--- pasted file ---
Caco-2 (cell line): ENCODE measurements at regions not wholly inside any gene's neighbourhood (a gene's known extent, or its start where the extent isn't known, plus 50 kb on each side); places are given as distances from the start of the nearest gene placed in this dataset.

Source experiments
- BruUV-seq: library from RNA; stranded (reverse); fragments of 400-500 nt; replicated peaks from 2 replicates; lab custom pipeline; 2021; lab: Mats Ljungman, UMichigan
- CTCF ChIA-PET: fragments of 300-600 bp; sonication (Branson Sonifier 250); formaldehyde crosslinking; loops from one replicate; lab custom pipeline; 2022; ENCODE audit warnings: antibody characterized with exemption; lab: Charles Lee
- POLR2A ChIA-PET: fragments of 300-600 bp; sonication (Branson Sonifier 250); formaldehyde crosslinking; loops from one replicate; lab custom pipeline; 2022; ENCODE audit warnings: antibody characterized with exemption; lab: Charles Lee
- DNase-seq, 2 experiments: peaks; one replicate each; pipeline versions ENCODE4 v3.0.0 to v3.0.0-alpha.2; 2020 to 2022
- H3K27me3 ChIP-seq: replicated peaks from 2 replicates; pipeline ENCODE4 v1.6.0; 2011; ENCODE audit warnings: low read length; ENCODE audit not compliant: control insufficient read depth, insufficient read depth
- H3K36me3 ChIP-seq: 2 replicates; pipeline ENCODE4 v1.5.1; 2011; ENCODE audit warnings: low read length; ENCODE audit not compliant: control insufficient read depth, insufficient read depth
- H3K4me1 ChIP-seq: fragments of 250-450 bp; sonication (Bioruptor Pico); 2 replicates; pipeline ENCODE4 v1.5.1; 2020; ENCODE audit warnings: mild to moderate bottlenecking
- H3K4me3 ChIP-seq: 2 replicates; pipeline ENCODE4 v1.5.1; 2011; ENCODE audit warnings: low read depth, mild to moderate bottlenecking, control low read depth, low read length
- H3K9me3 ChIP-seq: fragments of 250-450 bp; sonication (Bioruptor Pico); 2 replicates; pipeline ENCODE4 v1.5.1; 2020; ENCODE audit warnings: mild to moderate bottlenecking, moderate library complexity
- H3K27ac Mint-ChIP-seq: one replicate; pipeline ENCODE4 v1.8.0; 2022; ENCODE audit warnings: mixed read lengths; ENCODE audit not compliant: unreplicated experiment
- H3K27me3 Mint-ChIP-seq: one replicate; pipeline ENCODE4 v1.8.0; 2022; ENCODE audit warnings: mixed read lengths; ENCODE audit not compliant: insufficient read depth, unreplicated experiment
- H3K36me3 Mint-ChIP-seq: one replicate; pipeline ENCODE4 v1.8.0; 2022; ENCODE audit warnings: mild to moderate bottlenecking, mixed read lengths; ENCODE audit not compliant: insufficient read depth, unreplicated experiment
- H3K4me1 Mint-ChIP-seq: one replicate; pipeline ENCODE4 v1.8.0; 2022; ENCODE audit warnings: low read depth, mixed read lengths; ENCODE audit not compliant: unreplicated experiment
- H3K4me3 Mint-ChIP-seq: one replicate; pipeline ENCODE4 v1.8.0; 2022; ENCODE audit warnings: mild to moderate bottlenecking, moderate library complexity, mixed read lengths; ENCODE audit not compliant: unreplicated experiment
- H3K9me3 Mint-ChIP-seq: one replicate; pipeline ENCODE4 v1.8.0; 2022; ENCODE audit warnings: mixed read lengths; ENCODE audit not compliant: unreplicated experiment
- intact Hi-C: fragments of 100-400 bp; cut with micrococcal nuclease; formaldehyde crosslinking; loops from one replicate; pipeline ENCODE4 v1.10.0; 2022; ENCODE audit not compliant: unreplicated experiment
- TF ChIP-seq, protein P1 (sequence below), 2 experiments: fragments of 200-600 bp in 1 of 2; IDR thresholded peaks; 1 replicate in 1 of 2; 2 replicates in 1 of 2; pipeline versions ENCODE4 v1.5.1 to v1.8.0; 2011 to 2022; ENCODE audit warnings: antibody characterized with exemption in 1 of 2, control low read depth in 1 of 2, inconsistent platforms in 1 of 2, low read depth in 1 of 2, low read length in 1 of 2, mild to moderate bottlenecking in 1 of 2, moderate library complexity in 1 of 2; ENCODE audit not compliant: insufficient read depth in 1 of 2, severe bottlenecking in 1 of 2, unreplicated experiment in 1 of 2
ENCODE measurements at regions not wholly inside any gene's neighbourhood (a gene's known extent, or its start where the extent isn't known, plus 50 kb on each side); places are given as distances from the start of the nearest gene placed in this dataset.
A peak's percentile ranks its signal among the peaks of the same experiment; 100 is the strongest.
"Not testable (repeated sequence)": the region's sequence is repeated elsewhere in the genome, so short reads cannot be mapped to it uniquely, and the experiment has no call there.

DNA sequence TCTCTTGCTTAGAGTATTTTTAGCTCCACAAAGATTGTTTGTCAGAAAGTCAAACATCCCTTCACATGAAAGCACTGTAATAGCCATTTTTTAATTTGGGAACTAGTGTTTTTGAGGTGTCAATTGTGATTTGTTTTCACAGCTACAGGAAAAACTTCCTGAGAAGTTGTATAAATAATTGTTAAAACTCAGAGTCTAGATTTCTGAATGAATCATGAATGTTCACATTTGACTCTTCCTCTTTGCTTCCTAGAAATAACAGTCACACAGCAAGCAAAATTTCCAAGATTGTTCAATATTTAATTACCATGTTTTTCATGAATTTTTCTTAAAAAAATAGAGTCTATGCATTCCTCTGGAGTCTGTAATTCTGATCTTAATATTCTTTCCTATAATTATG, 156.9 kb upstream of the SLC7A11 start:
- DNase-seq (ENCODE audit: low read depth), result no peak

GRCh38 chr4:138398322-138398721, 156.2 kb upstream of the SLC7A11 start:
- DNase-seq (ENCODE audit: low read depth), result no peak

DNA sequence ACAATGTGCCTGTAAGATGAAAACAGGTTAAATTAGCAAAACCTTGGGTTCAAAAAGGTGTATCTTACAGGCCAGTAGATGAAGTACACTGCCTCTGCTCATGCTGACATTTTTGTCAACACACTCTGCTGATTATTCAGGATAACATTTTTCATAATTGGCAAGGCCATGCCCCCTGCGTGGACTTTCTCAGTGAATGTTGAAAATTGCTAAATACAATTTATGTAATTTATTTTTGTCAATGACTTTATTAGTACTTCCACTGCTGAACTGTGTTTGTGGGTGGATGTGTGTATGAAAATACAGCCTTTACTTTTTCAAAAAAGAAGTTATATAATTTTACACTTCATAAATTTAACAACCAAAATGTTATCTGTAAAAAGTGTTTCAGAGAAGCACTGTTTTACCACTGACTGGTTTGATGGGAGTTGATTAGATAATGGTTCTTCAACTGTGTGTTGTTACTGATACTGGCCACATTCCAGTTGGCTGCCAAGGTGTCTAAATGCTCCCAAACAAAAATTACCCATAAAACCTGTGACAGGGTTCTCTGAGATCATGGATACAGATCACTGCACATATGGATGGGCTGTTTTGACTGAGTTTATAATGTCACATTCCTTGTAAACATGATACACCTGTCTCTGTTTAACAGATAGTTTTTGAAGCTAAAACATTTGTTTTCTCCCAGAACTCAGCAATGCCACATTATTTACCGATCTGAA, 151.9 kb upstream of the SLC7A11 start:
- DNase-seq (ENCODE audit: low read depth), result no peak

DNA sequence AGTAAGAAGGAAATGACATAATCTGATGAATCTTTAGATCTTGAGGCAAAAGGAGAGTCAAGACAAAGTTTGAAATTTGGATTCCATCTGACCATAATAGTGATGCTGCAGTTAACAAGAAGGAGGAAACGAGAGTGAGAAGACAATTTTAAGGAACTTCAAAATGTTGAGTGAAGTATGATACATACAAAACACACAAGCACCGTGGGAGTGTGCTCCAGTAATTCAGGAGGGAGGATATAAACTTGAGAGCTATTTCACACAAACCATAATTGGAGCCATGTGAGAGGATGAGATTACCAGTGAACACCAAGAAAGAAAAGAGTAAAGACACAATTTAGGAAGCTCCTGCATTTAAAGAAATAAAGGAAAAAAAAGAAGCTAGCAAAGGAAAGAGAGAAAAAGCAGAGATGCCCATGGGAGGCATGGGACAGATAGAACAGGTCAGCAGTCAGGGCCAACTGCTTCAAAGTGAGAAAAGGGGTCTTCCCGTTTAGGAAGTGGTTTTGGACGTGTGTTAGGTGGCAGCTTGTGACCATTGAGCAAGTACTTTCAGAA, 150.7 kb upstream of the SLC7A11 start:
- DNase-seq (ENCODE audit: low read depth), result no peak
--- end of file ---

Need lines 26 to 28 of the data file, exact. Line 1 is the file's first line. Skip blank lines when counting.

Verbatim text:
- DNase-seq (ENCODE audit: low read depth), result no peak

DNA sequence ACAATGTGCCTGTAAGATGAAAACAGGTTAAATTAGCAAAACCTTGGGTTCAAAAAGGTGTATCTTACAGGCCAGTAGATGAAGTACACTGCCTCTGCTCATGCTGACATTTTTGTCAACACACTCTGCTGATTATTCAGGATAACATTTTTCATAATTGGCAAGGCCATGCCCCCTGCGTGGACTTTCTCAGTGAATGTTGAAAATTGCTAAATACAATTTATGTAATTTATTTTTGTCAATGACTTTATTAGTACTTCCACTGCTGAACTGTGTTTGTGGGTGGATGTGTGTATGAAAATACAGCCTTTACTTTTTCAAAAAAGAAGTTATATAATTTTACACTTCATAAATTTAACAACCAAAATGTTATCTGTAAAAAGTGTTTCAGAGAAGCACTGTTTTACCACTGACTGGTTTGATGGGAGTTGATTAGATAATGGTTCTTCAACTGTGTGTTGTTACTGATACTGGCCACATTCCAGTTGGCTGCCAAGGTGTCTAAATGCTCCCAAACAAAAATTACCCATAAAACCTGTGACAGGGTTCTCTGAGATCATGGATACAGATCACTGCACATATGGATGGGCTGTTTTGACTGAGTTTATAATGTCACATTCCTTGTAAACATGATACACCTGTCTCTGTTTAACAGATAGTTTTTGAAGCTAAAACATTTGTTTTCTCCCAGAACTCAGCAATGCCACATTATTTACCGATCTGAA, 151.9 kb upstream of the SLC7A11 start:
- DNase-seq (ENCODE audit: low read depth), result no peak